Beyond the Buzz: Kevin Fisher helped pioneer the industry |

Beyond the Buzz: Kevin Fisher helped pioneer the industry

Kevin Fisher
Matt Stensland

STEAMBOAT SPRINGS — Kevin Fisher made a gamble, and it paid off, putting him in the history books for the evolution of the marijuana industry in Steamboat Springs, as well as Colorado.

He and his friend Ryan Fisher were living their 30s and enjoying the typical Steamboat lifestyle when the cannabis rules changed specifically for medical marijuana.

“We’re a couple of guys without a lot of money — a couple grand in each of our bank accounts,” Kevin Fisher said.

Both the men were medical marijuana cardholders and grew for themselves.

“I was not a guy in town where if you needed a quarter they would call me up,” Fisher said.

In fall 2009, the Colorado Board of Health decided not to put a limit on the number of patients caregivers could grow marijuana for.

“Now, there is a business model that’s attainable,” Kevin Fisher said.

The medical marijuana floodgates opened in the state. The Fishers gave up their service-industry jobs and opened up Rocky Mountain Remedies, RMR, on the west side of town.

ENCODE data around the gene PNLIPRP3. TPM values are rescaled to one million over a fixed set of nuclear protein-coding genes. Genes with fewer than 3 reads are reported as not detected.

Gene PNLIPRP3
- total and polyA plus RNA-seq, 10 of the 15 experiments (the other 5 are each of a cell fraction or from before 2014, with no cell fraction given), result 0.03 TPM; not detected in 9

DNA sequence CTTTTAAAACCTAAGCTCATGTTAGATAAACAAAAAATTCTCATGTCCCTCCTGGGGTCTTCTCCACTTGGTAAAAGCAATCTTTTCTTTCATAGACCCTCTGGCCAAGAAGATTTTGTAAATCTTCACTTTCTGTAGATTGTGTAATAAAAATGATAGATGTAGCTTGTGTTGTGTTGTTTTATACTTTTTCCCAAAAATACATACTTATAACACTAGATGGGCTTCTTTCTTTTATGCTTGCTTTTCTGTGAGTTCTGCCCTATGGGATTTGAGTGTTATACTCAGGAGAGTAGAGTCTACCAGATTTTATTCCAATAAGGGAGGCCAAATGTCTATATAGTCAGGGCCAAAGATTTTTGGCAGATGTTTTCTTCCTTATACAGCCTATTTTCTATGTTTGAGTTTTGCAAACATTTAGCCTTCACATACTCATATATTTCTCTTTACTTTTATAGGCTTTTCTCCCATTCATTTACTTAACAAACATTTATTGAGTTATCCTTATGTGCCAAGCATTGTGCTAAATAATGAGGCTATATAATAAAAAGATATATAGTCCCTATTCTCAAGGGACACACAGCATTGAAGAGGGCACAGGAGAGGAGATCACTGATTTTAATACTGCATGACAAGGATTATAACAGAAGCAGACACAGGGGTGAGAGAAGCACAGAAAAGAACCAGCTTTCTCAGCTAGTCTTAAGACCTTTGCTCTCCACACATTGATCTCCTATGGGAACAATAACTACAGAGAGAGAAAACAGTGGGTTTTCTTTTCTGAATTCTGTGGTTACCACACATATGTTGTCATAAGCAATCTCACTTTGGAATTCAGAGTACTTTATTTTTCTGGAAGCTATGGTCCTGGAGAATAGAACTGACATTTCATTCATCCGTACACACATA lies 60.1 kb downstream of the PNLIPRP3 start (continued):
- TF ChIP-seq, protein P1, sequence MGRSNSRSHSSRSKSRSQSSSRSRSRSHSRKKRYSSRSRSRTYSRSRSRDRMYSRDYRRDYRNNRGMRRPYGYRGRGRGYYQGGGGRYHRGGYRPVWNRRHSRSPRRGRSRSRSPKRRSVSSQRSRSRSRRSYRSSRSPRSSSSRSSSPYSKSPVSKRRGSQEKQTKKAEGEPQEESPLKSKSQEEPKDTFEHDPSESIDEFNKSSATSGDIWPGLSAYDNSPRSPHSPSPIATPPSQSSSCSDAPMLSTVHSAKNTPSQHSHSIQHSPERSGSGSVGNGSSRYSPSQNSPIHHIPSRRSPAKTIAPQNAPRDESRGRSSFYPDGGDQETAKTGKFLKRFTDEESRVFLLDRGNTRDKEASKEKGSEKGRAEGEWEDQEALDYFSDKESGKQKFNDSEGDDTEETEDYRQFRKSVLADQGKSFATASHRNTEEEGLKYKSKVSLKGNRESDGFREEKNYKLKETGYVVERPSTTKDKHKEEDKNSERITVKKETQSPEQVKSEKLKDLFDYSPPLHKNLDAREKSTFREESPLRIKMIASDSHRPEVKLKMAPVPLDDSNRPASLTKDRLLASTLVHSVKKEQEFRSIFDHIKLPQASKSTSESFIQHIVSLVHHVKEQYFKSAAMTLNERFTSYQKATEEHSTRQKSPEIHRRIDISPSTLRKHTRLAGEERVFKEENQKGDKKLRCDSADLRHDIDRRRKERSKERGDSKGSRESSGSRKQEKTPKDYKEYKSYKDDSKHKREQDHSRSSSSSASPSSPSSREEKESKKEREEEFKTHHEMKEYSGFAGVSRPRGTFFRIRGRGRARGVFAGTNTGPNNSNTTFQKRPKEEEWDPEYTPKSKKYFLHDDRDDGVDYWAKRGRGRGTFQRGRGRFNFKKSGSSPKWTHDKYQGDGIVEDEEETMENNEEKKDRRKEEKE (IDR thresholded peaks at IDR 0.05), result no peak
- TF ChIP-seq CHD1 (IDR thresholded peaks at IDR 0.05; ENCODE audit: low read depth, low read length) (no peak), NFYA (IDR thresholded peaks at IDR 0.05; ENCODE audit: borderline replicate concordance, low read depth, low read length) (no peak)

Two other dispensaries opened in Steamboat before the city enacted a moratorium that limited the number of dispensaries in the city to three. The city still stands by that number today.

The Fishers put profits from RMR back into the business, but they had more challenges ahead.

“We were starting to see the light at the end of the tunnel, and then we had this local political process to go through,” Fisher said.

Voters ultimately rejected bans on dispensaries.

RMR took on more of an advocacy role as the state considered legalizing recreational use.

“We got involved in policy making pretty early on,” Fisher said. “We thought if you want this to flourish it has to be regulated like anything else.”

Fisher helped write the rules that state officials use to regulate the industry.

In January 2014, RMR became the first Steamboat business to sell recreational marijuana.

RMR’s success lead to some unwanted attention along the way.

On one occasion, Fisher got a phone call from his wife telling him federal agents were outside their home.

“I told her to tell them to go away,” Fisher said.

Fisher and his attorney met with the agents the next day.

Fortunately, he had a letter from the vice president of his bank explaining how money from the cash-only business was handled.

Today, Fisher personally chooses cannabis over other substances like alcohol.

“Cannabis is a way for me to not abuse my body but also to have that relief both physically and mentally,” Fisher said.

To reach Matt Stensland, call 970-871-4247, email or follow him on Twitter @SBTStensland.

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